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Clash at Rio protest over transportation fare hike leaves cameraman seriously injured

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    Cameraman Andrade Santiago is helped after he was injured during violent clashes with police during a protest against a bus fare increase in Rio de Janeiro, Thursday, Feb. 6, 2014. Police said Thursday that the cameraman for the Band TV station was injured in the protest and is in serious condition. It was not clear if the journalist was hit by a homemade explosive thrown by protesters or a stun grenade shot by police. (AP Photo/Leo Correa)The Associated Press

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    Protesters invade the central train station in protest against the increase of bus fares in Rio de Janeiro, Brazil, Thursday, Feb. 6, 2014. Last year, millions of people took to the streets across Brazil complaining of higher bus fares, poor public services and corruption while the country spends billions on the World Cup, which is scheduled to start in June. (AP Photo/Leo Correa)The Associated Press

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    A demonstrators kicks a security guard during a protest against the increase of bus fares in Rio de Janeiro, Brazil, Thursday, Feb. 6, 2014. Last year, millions of people took to the streets across Brazil complaining of higher bus fares, poor public services and corruption, while the country spends billions on the World Cup, which is scheduled to start in June. (AP Photo/Leo Correa)The Associated Press

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    A demonstrator runs near a burning garbage pile during confrontations with police, in protest against the increase of bus fares, outside the central train station, in Rio de Janeiro, Brazil, Thursday, Feb. 6, 2014. Last year, millions of people took to the streets across Brazil complaining of higher bus fares, poor public services and corruption while the country spent billions on the World Cup, which is scheduled to start in June. (AP Photo/Leo Correa)The Associated Press

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    Demonstrators set fire to garbage outside of the central train station, during protest against the increase of bus fares in Rio de Janeiro, Brazil, Thursday, Feb. 6, 2014. Last year, millions of people took to the streets across Brazil complaining of higher bus fares, poor public services and corruption, while the country spent billions on the World Cup, which is scheduled to start in June.(AP Photo/Leo Correa)The Associated Press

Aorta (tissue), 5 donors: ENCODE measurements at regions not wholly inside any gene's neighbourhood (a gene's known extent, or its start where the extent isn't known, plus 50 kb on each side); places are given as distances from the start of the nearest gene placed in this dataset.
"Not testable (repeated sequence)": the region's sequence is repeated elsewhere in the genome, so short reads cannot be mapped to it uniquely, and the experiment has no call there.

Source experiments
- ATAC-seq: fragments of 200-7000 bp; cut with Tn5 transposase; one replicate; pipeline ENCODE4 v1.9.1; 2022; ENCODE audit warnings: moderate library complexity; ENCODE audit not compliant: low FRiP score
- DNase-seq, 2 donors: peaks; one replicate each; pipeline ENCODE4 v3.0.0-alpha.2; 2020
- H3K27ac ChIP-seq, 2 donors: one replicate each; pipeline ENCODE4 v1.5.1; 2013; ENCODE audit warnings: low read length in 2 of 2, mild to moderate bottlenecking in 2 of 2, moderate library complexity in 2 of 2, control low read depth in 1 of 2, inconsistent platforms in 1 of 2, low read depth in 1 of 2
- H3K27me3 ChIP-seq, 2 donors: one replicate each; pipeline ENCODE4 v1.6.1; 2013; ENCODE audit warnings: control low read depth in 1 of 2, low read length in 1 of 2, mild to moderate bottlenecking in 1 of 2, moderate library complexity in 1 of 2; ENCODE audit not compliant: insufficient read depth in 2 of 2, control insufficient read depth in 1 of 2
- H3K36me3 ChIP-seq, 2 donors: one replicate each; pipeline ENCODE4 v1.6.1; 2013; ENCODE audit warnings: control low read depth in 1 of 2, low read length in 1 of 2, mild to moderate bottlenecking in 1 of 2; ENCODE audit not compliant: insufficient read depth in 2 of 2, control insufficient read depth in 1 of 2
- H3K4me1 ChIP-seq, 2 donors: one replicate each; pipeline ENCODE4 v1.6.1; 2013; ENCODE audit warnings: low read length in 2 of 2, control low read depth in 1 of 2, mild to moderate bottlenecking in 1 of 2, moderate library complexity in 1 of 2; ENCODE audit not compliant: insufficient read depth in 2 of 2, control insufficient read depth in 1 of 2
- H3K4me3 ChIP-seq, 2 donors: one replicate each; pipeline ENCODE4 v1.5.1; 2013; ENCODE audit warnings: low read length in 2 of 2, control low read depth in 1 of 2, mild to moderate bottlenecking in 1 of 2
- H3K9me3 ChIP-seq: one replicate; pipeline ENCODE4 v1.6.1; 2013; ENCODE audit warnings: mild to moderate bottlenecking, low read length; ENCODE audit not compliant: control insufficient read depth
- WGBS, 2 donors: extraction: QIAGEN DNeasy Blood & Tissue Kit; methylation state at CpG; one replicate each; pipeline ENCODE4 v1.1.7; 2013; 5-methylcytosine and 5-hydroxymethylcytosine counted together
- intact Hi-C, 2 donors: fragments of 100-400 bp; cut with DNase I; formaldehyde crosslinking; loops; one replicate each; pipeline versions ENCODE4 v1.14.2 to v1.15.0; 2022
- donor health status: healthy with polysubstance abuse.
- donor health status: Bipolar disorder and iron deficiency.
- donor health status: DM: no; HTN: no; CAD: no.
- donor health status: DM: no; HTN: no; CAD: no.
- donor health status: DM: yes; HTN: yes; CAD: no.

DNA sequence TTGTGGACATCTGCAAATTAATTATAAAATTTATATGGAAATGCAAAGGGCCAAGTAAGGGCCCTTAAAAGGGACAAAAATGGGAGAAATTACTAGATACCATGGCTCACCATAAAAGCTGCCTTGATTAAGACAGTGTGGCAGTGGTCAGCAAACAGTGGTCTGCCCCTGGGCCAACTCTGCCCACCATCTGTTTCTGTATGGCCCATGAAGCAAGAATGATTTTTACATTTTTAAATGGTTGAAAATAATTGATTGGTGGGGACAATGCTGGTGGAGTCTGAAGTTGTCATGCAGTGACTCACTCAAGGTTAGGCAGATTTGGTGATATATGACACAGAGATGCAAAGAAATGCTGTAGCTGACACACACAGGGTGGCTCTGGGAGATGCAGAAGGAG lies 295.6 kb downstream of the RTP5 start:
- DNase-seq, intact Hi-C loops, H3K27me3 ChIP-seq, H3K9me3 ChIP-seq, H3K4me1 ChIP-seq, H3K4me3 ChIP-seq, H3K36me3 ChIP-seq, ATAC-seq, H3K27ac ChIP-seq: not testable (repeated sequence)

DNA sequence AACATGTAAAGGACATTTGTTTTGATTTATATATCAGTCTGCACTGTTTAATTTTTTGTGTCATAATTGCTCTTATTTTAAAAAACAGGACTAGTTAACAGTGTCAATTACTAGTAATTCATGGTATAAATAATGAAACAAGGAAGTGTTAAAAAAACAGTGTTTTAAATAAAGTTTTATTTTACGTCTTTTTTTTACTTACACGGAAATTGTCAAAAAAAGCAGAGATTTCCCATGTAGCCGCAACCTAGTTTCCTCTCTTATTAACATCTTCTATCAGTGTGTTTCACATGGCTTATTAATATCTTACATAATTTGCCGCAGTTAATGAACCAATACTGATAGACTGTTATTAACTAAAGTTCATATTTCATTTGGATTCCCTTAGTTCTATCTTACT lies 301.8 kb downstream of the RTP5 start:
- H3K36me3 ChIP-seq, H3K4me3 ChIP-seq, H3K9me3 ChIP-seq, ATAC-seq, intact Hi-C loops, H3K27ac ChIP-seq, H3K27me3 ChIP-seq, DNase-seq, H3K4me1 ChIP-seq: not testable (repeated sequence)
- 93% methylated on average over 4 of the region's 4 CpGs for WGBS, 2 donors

Police and protesters violently clashed in Rio de Janeiro's main train station Thursday in a demonstration against a 10-cent hike in bus fare.

A cameraman for Band TV was hit in the head by either a stun grenade launched by police or a homemade explosive tossed by protesters; it was not immediately clear which.

Band said in a statement that cameraman Santiago Andrade was taken to a hospital by police and underwent surgery. He's in serious condition.

It's the latest protest to hit Brazil since last June, when nationwide demonstrations broke out after a sharp police crackdown on a group in Sao Paulo that was marching against an increase in public transportation fares. That increase was reversed in the face of protesters' pressure.

Rio Mayor Eduardo Paes recently approved a 10-cent increase for bus fares starting this Saturday.

About 800 protesters had peacefully gathered Thursday in central Rio before they started marching to the city's main train station, some holding aloft signs condemning the billions of dollars spent to host the World Cup, money they want used for better hospitals, schools and infrastructure.

Clashes broke out inside the train station after demonstrations began jumping over turnstiles and police used batons and tear gas to disperse members of the Black Block anarchist tactic. Police pushed the demonstrators outside and used more tear gas to disperse those gathered, while demonstrators hurled rocks at the officers.

Authorities were forced to close the station, leaving thousands of commuters stranded. Some bystanders were made ill by the tear gas, while others fainted.

Thais Jorao, a 22-year-old protester, said that demonstration wasn't simply because of the 10-cent bus fare hike.

"If it was a public transportation fare hike when we had good health services and education, you wouldn't have this many people on the street," he said. "On top of this you see spending with the World Cup, things that we really don't need. We want health, education, decent public transportation."